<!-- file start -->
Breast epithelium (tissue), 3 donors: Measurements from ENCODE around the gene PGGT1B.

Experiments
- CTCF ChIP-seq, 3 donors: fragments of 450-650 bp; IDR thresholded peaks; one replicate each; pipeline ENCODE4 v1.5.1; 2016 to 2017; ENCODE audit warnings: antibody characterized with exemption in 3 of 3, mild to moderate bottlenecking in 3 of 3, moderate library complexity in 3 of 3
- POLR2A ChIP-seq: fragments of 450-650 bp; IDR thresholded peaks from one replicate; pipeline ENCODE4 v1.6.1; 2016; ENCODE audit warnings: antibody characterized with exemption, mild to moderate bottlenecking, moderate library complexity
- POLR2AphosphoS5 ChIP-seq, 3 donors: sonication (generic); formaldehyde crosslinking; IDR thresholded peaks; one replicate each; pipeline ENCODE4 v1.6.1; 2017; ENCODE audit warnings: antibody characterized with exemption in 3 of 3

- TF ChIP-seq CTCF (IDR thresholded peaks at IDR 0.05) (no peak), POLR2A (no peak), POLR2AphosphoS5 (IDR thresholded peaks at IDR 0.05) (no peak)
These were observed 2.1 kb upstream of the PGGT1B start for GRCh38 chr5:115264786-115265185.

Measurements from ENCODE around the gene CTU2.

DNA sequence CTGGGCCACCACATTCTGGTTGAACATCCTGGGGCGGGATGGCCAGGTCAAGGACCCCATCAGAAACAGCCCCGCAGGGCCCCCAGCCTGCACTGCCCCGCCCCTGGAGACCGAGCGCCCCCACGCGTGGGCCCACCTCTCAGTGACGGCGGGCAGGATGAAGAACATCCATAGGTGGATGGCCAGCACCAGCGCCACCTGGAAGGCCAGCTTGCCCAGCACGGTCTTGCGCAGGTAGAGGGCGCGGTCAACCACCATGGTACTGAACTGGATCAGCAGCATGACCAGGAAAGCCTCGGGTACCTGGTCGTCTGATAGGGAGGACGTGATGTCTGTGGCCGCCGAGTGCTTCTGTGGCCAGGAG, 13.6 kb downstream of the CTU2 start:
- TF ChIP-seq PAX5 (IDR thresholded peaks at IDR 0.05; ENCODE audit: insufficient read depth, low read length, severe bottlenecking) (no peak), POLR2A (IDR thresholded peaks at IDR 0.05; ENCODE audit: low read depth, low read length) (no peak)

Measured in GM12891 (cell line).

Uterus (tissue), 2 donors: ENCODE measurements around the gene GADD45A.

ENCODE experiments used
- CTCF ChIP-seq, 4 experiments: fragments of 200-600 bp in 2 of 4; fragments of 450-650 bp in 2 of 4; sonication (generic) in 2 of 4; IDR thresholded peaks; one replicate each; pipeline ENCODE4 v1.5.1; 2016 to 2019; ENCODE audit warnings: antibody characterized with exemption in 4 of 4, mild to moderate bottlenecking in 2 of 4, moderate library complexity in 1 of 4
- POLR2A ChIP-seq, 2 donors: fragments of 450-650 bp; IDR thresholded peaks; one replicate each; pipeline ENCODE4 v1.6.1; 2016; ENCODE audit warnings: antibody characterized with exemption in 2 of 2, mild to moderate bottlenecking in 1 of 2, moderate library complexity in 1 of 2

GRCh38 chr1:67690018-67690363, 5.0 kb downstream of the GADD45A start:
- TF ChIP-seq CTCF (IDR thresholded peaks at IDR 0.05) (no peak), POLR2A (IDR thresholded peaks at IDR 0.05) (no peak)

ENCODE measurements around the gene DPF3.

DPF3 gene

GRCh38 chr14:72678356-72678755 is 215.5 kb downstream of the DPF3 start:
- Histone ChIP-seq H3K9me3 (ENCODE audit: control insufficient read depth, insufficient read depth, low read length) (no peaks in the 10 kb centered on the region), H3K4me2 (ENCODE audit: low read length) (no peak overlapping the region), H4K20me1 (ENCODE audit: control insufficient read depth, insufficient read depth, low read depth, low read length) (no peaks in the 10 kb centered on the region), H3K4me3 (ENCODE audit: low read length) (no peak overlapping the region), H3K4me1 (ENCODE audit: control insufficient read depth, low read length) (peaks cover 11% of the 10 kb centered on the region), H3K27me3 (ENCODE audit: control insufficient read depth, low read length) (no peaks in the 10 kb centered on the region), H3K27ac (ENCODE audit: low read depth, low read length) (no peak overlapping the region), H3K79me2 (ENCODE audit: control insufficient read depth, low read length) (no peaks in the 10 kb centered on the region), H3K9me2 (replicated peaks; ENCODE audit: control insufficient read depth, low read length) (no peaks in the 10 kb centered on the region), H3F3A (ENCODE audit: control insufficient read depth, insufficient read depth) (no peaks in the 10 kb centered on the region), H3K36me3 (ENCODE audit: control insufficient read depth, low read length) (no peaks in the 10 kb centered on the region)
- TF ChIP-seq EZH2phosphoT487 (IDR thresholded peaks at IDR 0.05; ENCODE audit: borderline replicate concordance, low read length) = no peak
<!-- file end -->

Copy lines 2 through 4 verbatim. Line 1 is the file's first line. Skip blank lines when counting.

Experiments
- CTCF ChIP-seq, 3 donors: fragments of 450-650 bp; IDR thresholded peaks; one replicate each; pipeline ENCODE4 v1.5.1; 2016 to 2017; ENCODE audit warnings: antibody characterized with exemption in 3 of 3, mild to moderate bottlenecking in 3 of 3, moderate library complexity in 3 of 3
- POLR2A ChIP-seq: fragments of 450-650 bp; IDR thresholded peaks from one replicate; pipeline ENCODE4 v1.6.1; 2016; ENCODE audit warnings: antibody characterized with exemption, mild to moderate bottlenecking, moderate library complexity